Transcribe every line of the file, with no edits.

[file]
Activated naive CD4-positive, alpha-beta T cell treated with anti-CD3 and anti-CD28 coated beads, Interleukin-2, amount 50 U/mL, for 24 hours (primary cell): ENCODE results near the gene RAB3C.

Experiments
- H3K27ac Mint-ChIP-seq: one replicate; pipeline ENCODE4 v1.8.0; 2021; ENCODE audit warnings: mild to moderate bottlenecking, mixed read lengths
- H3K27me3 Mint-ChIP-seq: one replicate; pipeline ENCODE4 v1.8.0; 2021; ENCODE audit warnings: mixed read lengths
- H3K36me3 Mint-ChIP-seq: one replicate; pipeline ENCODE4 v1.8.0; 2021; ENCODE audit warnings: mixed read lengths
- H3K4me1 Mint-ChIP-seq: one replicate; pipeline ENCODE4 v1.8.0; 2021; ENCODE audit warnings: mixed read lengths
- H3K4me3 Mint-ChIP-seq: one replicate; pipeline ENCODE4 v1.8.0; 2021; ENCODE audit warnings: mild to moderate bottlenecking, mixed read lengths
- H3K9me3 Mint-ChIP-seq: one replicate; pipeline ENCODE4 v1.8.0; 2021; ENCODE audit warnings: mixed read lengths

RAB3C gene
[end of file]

Activated naive CD4-positive, alpha-beta T cell treated with anti-CD3 and anti-CD28 coated beads, Interleukin-2, amount 50 U/mL, for 24 hours (primary cell): ENCODE results near the gene RAB3C.

Experiments
- H3K27ac Mint-ChIP-seq: one replicate; pipeline ENCODE4 v1.8.0; 2021; ENCODE audit warnings: mild to moderate bottlenecking, mixed read lengths
- H3K27me3 Mint-ChIP-seq: one replicate; pipeline ENCODE4 v1.8.0; 2021; ENCODE audit warnings: mixed read lengths
- H3K36me3 Mint-ChIP-seq: one replicate; pipeline ENCODE4 v1.8.0; 2021; ENCODE audit warnings: mixed read lengths
- H3K4me1 Mint-ChIP-seq: one replicate; pipeline ENCODE4 v1.8.0; 2021; ENCODE audit warnings: mixed read lengths
- H3K4me3 Mint-ChIP-seq: one replicate; pipeline ENCODE4 v1.8.0; 2021; ENCODE audit warnings: mild to moderate bottlenecking, mixed read lengths
- H3K9me3 Mint-ChIP-seq: one replicate; pipeline ENCODE4 v1.8.0; 2021; ENCODE audit warnings: mixed read lengths

RAB3C gene